Tech Talk: Netflix Gets Gaming
It’s no doubt that Netflix has become the most popular service of its kind, owning 71 percent of the world’s streaming video on demand (SVOD) market. And in efforts to capitalize even more from some of its popular shows, Netflix will enter the video game market in 2020 with the release of a new mobile game based on Stranger Things, one of its original and most popular series, with season two attracting 8.8 million views per episode within three days of release.
The Stranger Things games will use augmented reality to incorporate elements from the game into the user’s GPS location, namely elements from the show’s fictional world, The Upside Down. By looking through the app, the user will be able to see and interact, virtually, with show-related anomalies in their surroundings. Netflix first licensed a Stranger Things mobile game in 2017, along with related promotional products, like t-shirts, Coca-Cola bottles, ice cream and, as of late, Burger King’s Upside Down Whopper. But this new, free-to-play mobile game made its debut July 4, the day of the show’s season three premier. According to Bloomberg, promotions tying games with TV reflect marketing stunts intended to grow viewership, as most of Netflix’s revenue is subscription-based.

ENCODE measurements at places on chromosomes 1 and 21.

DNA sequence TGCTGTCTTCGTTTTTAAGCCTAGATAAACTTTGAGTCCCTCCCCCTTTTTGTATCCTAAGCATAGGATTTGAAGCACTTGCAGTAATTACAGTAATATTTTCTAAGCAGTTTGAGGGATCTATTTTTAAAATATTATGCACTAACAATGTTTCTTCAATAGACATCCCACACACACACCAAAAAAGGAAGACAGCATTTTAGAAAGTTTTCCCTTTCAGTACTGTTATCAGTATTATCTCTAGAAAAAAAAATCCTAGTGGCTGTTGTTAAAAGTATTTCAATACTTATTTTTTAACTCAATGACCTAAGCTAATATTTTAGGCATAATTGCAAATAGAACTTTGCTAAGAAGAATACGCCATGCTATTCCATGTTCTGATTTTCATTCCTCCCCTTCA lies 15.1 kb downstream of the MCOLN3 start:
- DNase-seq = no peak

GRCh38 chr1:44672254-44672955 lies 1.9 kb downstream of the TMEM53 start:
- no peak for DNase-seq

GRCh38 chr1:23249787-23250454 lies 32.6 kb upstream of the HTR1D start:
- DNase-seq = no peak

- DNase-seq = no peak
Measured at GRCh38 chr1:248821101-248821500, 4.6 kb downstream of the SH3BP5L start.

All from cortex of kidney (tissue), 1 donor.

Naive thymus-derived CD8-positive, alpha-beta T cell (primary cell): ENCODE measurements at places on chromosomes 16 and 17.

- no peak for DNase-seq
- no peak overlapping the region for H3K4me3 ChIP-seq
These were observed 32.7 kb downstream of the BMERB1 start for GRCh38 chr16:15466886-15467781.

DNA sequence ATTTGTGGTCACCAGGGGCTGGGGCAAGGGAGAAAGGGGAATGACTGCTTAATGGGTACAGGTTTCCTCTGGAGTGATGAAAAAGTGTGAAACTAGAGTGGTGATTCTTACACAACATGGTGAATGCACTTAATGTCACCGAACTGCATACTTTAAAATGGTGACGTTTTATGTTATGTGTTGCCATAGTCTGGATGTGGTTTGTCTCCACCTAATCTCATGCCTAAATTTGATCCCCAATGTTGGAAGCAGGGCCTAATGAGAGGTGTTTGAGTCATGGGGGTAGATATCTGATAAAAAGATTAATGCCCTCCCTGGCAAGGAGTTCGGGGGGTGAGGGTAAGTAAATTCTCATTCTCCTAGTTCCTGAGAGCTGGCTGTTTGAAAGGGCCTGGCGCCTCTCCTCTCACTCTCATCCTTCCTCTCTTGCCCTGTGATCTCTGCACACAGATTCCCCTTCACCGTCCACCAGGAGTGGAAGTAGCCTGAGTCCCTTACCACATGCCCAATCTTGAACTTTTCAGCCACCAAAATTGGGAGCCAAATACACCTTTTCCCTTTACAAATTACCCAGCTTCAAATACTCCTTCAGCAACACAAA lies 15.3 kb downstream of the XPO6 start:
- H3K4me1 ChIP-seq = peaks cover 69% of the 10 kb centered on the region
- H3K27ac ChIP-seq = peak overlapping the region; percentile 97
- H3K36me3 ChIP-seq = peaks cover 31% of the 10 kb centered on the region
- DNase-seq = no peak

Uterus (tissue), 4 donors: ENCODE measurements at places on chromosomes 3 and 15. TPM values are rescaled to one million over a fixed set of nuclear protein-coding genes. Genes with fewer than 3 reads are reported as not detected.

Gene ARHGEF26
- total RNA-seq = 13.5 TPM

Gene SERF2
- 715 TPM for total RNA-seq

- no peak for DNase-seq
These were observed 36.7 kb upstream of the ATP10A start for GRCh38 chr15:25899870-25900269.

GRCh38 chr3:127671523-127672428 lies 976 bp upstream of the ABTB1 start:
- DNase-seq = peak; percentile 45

Stepping outside of the Stranger Things realm, Netflix will also present a game inspired by its original series, The Dark Crystal: Age of Resistance—a prequel to Jim Henson’s 1982 film, The Dark Crystal—in 2019. The turn-based, tactics strategy game, The Dark Crystal: Age of Resistance Tactics, will be available for Nintendo Switch, PlayStation 4, Xbox One, PC and MAC. And all the while, Netflix is increasing the reach of characters from its most popular shows by incorporating them in games released by partners Roblox, Ubisoft and Behaviour Interactive.
The trend. Netflix’s decision to enter the video game space, a $116 billion-dollar industry, according to this month’s Market to Market, is reflective of a pattern in entertainment to link video games to movies and TV shows, or vice versa. According to IndieWire, every year brings a new major motion picture based on a video game, such as, Warcraft, Resident Evil, Angry Birds, Assassin’s Creed, Tomb Raider and the Pokémon series, a 22-year series that released a film this year, Pokémon: Detective Pikachu, which grossed $421 worldwide from movie sales alone. But Netflix beware: Microsoft is currently designing Project xCloud, a Netflix-like service, but for video games. Project xCloud would permit users to play bestselling video games anywhere, anytime and on any device, without the need to purchase a gaming console.
Danielle Renda is associate editor of PPB.